The pancreas is a gland involved in regulation of insulin, a hormone involved in balancing blood sugar levels. If the pancreas is dysfunctional, it leads to metabolic disorder and fluctuations in blood sugar.
There are two forms of pancreatitis: acute and chronic. Both types of pancreatitis have similar symptoms, so examination by a veterinarian is required to distinguish between them.
Acute pancreatitis starts quickly, with a sudden onset of symptoms. Usually, symptoms are more severe with this type of pancreatitis. A single episode of acute pancreatitis generally has a good prognosis, and is unlikely to cause long-term pancreatic damage. However, an acute episode may be a one-time occurrence, or it may trigger ongoing chronic pancreatitis.
Chronic pancreatitis occurs over a long period, and usually shows mild symptoms. Cats with chronic pancreatitis have episodes of acute pancreatitis in addition to their chronic condition. These repeated episodes of acute pancreatitis, combined with constant low-level damage from chronic pancreatitis, cause significant damage to the pancreatic tissue. Over time, the amount of functional pancreas is reduced, leading to long-term disorders such as diabetes mellitus and exocrine pancreatic insufficiency.
Up to 90% of pancreatitis cases in cats have no identifiable cause.
Pancreatitis is common in cats, but does not appear to be related to consumption of rich and fatty foods as it is in dogs.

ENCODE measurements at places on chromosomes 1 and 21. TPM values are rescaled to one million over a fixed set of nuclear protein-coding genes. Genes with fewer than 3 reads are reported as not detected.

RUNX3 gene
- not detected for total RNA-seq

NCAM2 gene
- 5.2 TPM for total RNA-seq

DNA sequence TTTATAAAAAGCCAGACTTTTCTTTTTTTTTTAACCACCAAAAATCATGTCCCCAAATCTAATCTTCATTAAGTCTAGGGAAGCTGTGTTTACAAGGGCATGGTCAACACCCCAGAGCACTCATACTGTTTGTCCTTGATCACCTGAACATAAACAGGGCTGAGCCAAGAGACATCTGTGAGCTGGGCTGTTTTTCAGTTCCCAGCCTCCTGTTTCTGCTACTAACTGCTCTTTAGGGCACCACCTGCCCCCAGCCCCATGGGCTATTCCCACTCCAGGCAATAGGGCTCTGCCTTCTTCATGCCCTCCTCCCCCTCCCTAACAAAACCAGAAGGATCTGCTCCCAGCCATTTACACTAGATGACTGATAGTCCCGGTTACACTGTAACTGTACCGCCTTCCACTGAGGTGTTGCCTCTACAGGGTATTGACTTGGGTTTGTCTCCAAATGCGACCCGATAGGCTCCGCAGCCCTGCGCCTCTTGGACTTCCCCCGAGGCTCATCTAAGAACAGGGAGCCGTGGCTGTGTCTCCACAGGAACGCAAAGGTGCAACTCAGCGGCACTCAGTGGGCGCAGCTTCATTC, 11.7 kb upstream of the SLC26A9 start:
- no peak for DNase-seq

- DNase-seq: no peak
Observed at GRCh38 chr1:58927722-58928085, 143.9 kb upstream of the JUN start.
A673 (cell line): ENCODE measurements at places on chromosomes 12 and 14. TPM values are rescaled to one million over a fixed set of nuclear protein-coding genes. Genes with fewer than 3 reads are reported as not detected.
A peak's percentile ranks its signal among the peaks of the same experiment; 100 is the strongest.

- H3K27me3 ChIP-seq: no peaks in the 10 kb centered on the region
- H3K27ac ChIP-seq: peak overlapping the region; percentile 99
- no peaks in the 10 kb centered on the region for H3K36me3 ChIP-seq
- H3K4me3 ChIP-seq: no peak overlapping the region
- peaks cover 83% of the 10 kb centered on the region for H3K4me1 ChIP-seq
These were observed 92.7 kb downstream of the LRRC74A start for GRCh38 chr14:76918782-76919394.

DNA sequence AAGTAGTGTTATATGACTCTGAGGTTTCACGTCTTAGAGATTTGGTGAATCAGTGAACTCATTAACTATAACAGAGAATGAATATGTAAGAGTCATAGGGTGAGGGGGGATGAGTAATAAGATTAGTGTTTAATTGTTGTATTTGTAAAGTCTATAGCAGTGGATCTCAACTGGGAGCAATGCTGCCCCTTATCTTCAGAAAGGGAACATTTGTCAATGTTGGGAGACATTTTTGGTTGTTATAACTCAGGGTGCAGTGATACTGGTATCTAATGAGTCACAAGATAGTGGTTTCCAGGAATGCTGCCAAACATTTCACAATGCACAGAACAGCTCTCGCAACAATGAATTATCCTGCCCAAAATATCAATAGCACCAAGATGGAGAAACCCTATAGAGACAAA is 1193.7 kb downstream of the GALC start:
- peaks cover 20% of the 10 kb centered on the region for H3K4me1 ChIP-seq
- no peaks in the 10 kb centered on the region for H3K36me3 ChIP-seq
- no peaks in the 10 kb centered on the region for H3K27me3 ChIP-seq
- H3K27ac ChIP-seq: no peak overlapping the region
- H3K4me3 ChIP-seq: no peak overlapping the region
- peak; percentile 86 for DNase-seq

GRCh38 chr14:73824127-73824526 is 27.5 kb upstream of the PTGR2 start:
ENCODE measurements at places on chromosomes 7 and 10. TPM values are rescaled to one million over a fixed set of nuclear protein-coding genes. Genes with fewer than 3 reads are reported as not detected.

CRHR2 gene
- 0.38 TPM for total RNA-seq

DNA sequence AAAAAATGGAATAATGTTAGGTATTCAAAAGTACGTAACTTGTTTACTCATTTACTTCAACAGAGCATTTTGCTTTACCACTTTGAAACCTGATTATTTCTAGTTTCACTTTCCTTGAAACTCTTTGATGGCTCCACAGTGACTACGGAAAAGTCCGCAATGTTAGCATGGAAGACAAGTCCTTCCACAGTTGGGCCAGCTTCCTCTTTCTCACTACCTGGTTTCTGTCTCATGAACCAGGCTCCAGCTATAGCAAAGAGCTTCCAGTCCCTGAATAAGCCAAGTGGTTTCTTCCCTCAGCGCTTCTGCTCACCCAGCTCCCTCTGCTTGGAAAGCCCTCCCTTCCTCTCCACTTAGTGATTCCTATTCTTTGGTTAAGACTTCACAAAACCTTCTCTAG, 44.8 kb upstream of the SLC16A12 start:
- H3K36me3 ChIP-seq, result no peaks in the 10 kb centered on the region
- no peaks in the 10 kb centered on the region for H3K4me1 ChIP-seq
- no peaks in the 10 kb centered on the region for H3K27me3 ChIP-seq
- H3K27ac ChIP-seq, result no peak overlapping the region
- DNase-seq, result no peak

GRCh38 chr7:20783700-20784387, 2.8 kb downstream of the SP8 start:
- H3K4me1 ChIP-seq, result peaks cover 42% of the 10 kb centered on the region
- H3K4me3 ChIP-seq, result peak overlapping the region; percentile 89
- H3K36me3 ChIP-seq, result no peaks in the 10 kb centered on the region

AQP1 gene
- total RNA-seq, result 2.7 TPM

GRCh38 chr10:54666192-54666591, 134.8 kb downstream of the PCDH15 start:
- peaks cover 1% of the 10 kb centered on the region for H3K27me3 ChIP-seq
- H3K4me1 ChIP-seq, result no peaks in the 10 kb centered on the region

This disease is potentially life-threatening. Cats that are not eating, lethargic, or vomiting require prompt veterinary medical attention.
The cause of most cases of pancreatitis in cats is unknown. The damage caused to the pancreas is caused by the digestive enzymes produced by the pancreas itself. During pancreatitis, these enzymes are secreted into the pancreas tissue instead of the digestive tract as they would during normal pancreatic function.
Typically, cats do not show obvious symptoms of pancreatitis.
Cats that are not eating and lethargic require prompt veterinary care, even if these symptoms do not seem severe.
Diagnosing pancreatitis in cats is challenging. Cats show few symptoms of pancreatitis, and the symptoms they show are vague and do not point to the condition specifically.
Generally, cats that are lethargic and not eating often require multiple diagnostic tests before the pancreatitis is confirmed. Tests include:
Treatment of pancreatitis primarily focuses on supportive care, as there is no definitive cure for this condition. Cats often require extended hospital stays to fully recover from a pancreatitis episode and transition back to eating on their own.
The treatment strategy will vary depending on the cat’s overall state of health and the severity of symptoms. Treatment may include a combination of the following:
Acute pancreatitis with mild symptoms carries a good prognosis if caught early and treated aggressively. The prognosis for acute cases may be guarded depending on severity and especially if concurrent fatty liver disease is present. Acute pancreatitis can lead to fatal complications. Cats that survive an episode of acute pancreatitis are at risk of developing long-term effects.
The root cause of pancreatitis is usually unknown in cats, so it is difficult to prevent. The disorder is not contagious. There is not a strong correlation between high fat intake and pancreatitis as has been reported in dogs. Routine annual veterinary wellness checks are recommended for all adult cats which may help detect disorders like pancreatitis in early stages. As with many chronic conditions, early detection and treatment are key to supporting best outcomes.
Pancreatitis is considered common in cats. It is thought to affect between 1.5-3.5% of cats, but presumed to be underdiagnosed due to subtlety of symptoms.